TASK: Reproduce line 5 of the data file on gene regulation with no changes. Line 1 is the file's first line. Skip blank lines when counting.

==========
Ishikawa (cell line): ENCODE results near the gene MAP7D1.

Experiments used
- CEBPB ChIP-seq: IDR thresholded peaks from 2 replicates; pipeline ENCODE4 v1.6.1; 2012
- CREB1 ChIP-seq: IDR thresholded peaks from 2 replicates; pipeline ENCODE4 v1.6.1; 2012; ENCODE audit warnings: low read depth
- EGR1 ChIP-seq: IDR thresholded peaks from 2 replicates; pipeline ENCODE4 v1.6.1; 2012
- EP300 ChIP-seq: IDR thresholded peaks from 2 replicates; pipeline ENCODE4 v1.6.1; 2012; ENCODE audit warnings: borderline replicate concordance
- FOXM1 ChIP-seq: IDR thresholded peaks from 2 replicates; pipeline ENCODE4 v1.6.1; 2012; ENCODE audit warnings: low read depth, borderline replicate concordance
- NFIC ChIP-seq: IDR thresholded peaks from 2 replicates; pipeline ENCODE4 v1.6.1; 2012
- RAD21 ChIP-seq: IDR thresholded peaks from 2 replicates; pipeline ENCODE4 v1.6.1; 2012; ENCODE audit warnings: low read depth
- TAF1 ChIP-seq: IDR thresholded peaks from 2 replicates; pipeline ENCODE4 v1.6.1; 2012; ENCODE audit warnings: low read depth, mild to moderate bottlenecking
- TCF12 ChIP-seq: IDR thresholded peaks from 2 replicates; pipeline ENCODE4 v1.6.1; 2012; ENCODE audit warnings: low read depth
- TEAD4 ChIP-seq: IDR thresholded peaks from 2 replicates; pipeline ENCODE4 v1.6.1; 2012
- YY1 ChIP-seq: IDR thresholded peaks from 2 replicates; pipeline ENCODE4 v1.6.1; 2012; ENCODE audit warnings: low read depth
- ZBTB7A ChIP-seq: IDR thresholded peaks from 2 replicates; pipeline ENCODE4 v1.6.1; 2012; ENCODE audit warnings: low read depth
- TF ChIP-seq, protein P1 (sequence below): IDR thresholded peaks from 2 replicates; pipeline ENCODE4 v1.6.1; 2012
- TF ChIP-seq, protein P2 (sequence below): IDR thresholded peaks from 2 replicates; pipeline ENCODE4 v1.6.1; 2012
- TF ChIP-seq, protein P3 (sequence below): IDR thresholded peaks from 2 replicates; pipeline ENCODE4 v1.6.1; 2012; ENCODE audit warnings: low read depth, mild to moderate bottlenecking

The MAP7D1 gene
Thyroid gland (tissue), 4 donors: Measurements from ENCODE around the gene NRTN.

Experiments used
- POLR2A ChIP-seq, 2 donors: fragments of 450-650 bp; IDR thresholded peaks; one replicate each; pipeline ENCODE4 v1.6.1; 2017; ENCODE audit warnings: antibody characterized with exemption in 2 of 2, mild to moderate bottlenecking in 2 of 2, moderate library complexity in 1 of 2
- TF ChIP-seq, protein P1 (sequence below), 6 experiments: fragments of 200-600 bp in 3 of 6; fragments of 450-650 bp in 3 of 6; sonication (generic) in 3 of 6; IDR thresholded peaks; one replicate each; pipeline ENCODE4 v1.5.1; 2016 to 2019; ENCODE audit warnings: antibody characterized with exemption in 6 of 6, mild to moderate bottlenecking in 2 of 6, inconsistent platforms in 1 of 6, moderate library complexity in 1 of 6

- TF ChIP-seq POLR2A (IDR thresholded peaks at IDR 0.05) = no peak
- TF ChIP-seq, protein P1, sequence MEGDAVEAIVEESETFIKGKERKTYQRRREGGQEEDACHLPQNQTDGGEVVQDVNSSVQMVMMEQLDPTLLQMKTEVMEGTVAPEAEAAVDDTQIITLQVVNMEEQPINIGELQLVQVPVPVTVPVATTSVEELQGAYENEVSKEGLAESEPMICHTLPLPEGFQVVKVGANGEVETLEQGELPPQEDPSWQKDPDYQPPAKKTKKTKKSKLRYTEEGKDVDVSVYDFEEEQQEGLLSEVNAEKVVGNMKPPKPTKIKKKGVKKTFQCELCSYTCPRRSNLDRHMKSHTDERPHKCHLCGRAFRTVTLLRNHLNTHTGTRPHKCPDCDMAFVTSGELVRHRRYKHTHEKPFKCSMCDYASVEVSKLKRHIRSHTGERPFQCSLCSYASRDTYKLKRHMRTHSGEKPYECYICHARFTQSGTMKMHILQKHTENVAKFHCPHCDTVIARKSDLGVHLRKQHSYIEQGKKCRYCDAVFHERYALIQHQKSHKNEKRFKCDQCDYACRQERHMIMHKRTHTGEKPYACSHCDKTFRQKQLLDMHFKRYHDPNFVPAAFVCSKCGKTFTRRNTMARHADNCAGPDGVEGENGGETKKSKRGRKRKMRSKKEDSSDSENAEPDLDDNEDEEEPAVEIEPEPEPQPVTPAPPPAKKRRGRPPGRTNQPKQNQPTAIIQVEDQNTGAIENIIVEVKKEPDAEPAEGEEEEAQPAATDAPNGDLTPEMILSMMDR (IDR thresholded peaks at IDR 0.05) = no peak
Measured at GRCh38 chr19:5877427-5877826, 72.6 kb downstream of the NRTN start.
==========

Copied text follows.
- EGR1 ChIP-seq: IDR thresholded peaks from 2 replicates; pipeline ENCODE4 v1.6.1; 2012